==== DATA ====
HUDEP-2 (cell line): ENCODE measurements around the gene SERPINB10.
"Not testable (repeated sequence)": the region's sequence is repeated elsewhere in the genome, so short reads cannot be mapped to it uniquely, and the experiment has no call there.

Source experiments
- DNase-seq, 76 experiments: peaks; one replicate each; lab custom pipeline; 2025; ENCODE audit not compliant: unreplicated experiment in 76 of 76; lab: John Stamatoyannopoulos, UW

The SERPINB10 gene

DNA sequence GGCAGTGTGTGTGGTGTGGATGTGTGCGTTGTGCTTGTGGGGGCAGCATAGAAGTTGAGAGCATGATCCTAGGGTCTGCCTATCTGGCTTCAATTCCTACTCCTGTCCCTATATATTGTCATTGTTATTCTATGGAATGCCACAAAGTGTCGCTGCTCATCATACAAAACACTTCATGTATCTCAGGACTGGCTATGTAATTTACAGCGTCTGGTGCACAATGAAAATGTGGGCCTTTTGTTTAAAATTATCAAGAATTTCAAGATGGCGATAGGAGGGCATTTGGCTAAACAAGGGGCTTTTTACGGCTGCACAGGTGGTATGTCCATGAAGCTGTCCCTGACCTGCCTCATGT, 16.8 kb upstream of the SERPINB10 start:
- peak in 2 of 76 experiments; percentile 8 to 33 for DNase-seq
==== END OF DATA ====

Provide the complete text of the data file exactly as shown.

HUDEP-2 (cell line): ENCODE measurements around the gene SERPINB10.
"Not testable (repeated sequence)": the region's sequence is repeated elsewhere in the genome, so short reads cannot be mapped to it uniquely, and the experiment has no call there.

Source experiments
- DNase-seq, 76 experiments: peaks; one replicate each; lab custom pipeline; 2025; ENCODE audit not compliant: unreplicated experiment in 76 of 76; lab: John Stamatoyannopoulos, UW

The SERPINB10 gene

DNA sequence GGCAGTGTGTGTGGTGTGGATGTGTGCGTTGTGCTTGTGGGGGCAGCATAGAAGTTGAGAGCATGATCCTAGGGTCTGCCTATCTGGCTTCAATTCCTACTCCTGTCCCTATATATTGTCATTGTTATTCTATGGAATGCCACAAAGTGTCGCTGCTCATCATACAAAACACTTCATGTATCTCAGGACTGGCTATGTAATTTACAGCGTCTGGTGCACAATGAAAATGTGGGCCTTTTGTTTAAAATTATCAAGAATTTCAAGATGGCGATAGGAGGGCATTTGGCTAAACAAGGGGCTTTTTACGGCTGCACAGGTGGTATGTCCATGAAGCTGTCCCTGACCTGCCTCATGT, 16.8 kb upstream of the SERPINB10 start:
- peak in 2 of 76 experiments; percentile 8 to 33 for DNase-seq